From the world of sport, we can mention Usain Bolt, the Jamaican sprinter known for his favorable genetics, including a high proportion of fast muscle fibers which, combined with rigorous training from a young age, have made him one of the greatest sprinters of all time. Or Michael Phelps, the American swimmer who, due to genetic factors, has a larger than average wingspan and exceptional lung capacity. His natural talent for swimming was honed by years of intensive training and family support, which led him to become the all-time record holder for Olympic medals.

Some unbridled flamenguistas claim that Zico, the greatest Brazilian player after Pelé, is the perfect combination of gift and effort. These friends abuse exaggeration. Zico does not fit this definition. The study only compares mortals, and since he is the reincarnation of Apollo, the Greek god of perfection and the arts, it would not be right to mention him in this context.

In my academic and professional life, I have come across some truly talented people. They have succeeded professionally to a greater or lesser extent. Some of them, unfortunately, combined talent and effort for the mischief of others. I hope that their environment can influence them to become better people.

As the popular saying goes, "the natural gift is the seed, the environment is the soil; only when the seed finds the right soil can it flourish in all its splendor".

So, for the lazy on duty, who credit the success of others solely to natural talent, you can be sure that you may not be a genius, but you can compensate for unfavorable genetics with the right effort, environment and stimulus. Because failure remains a characteristic of the less resilient.

About Author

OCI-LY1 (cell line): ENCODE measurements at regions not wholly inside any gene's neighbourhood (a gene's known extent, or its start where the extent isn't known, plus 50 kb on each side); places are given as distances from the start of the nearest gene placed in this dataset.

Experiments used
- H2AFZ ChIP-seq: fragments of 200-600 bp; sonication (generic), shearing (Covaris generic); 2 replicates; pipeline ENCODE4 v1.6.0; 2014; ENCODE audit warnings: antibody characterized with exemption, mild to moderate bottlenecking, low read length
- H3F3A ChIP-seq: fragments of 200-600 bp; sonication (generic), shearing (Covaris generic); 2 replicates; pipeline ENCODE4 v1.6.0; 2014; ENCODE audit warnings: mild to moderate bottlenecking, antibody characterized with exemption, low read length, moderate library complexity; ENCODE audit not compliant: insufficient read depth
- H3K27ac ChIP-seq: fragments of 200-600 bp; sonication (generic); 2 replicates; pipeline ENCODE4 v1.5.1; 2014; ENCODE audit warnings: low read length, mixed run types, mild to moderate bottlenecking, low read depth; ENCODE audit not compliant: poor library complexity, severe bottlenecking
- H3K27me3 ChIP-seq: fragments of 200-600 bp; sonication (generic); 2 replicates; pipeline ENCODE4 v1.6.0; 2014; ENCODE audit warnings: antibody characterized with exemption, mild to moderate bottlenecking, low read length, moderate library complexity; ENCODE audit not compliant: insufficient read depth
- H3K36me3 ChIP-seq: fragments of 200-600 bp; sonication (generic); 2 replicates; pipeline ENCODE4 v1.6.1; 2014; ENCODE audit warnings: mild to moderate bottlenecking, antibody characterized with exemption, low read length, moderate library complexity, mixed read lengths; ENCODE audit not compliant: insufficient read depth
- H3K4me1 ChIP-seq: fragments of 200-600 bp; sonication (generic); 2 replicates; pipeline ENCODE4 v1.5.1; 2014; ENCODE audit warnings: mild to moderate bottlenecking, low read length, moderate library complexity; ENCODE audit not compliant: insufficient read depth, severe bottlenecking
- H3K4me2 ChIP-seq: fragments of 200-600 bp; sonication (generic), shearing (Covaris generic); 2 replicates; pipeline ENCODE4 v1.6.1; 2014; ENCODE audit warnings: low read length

Maurício Ferro

What do soccer, wine, law, politics, and economics have in common? Much more than you can imagine. And contrary to what the popular saying says, they can and should be debated and analyzed, yes. Welcome to Maurício Ferro's site, a channel to create and exchange thoughts and opinions. Maurício Ferro is a lawyer, graduated from PUC university in Rio de Janeiro, with a Master's degree and specializations from universities such as the London School and the University of London. He studied OPM at Harvard Business School. Author of published works in the commercial and capital markets areas, and acting in the Board of Directors of large companies, he based his legal and executive career with a focus on Business Law. But his passion goes beyond the corporate world. A passionate Flamenguista, Mauricio knows the ins and outs of the professional world of soccer and other sports. He is a partner in innovative companies such as 2Blive, a global startup focused on technological solutions to fill the education gap, especially in areas of great need such as Africa. He also invests in the Flow Kana company, based in California, and focused on the scientific production of cannabis for various purposes, such as medicinal, clothing production, or recreational use. To all these ingredients, add a deep knowledge of wine and the delicious ways of winemaking. That is the recipe for what you will find here.